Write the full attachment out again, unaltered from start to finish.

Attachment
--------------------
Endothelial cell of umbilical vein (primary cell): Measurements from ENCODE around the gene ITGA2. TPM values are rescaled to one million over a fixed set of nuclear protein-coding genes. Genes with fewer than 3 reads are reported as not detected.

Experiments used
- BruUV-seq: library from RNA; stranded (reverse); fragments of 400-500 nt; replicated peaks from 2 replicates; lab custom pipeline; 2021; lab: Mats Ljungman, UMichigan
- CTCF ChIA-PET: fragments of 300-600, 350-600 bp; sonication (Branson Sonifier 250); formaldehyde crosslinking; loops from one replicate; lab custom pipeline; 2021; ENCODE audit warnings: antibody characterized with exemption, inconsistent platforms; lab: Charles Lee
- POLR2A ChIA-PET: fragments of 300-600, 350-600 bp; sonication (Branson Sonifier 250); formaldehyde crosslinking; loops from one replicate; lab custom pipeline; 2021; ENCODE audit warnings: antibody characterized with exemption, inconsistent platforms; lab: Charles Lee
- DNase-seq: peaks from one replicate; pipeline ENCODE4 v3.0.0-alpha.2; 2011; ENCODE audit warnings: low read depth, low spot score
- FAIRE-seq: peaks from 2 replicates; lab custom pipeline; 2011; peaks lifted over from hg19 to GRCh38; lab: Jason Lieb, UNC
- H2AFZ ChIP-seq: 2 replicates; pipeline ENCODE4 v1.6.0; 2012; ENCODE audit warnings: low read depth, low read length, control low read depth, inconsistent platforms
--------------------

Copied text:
Endothelial cell of umbilical vein (primary cell): Measurements from ENCODE around the gene ITGA2. TPM values are rescaled to one million over a fixed set of nuclear protein-coding genes. Genes with fewer than 3 reads are reported as not detected.

Experiments used
- BruUV-seq: library from RNA; stranded (reverse); fragments of 400-500 nt; replicated peaks from 2 replicates; lab custom pipeline; 2021; lab: Mats Ljungman, UMichigan
- CTCF ChIA-PET: fragments of 300-600, 350-600 bp; sonication (Branson Sonifier 250); formaldehyde crosslinking; loops from one replicate; lab custom pipeline; 2021; ENCODE audit warnings: antibody characterized with exemption, inconsistent platforms; lab: Charles Lee
- POLR2A ChIA-PET: fragments of 300-600, 350-600 bp; sonication (Branson Sonifier 250); formaldehyde crosslinking; loops from one replicate; lab custom pipeline; 2021; ENCODE audit warnings: antibody characterized with exemption, inconsistent platforms; lab: Charles Lee
- DNase-seq: peaks from one replicate; pipeline ENCODE4 v3.0.0-alpha.2; 2011; ENCODE audit warnings: low read depth, low spot score
- FAIRE-seq: peaks from 2 replicates; lab custom pipeline; 2011; peaks lifted over from hg19 to GRCh38; lab: Jason Lieb, UNC
- H2AFZ ChIP-seq: 2 replicates; pipeline ENCODE4 v1.6.0; 2012; ENCODE audit warnings: low read depth, low read length, control low read depth, inconsistent platforms